The two locales are linked by a rail shuttle that used to ferry 1,200 passengers daily. But the Covid-19 pandemic brought this service to a halt. The border was shut last year to curb transmissions, though freight was allowed through.
Thailand has now fully vaccinated more than half of its population and is working on reopening its borders to visitors. Laos still keeps foreign tourists out. It logged 1,504 new cases on Thursday (Nov 25), a number that has been steadily increasing in recent days.
Despite these restrictions, Laos is inaugurating its US$6 billion (S$8.2 billion) high-speed railway on Dec 3. Travelling over 400km from the Laotian town of Boten on the border with China to Vientiane, the trains will reach speeds of up to 160kmh.
News of the impending launch is creating a buzz among residents in Nong Khai.
Oui Kaewsanee, 58, who sells grilled meat at the Thai end of the border bridge, says: "I saw the high-speed train on television. It's right at our doorstep. I'm getting ready to go see it as soon as they open the border."
Thailand is building its own high-speed railway network, but the plan to link Bangkok to Nong Khai by bullet train has run into several delays.
Work on the first section from Bangkok to Nakhon Ratchasima province is expected to be completed by 2026.
Another high-speed project, linking Don Mueang, Suvarnabhumi and U-Tapao airports, is expected to be ready a year earlier, by 2025.
In lieu of a high-speed rail link on par with its Laotian neighbour, Thailand is trying to maximise the capacity of existing infrastructure.
One possible way is to use the rail shuttle line to carry more goods. Most products from Thailand are sent to Laos by truck rather than rail. Some of the few exceptions are rubber and malt for the making of Beerlao, the national brand.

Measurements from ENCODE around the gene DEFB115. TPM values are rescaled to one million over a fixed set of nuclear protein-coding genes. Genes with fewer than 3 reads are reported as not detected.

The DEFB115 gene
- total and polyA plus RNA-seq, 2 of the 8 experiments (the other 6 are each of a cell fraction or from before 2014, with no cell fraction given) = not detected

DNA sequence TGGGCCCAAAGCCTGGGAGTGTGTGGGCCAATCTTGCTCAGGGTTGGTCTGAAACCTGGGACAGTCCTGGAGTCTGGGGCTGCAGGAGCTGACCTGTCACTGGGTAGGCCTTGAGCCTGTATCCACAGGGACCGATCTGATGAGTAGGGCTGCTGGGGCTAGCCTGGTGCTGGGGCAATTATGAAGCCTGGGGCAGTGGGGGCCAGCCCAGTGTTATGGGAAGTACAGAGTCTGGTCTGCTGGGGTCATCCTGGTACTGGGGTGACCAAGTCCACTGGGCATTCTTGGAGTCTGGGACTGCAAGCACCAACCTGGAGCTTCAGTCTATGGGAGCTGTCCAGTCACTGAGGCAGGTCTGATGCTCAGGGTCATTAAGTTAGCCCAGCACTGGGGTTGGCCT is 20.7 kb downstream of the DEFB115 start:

During one visit by The Straits Times on Nov 18, the Thai rail authorities were using locomotives to haul empty containers across the border bridge to test how much weight the tracks and other equipment could bear.
"Laos got their high-speed train before us. I am happy for them," Veera Charoenrang, the chief of Nong Khai railway station, told ST. "Chinese visitors and commodities will take a shorter time to arrive. Our three countries can have closer ties."
Nong Khai is known for its "Naga fireballs" - glowing balls that appear to emerge annually from the Mekong that some locals believe to be the breath of a mythical serpent.
"After the Covid-19 pandemic eases, the Chinese who arrive in Vientiane will surely come to Nong Khai," Sirima says.
"And they will not stop here, but travel to other areas. Nong Khai will be the gateway." - The Straits TimesANN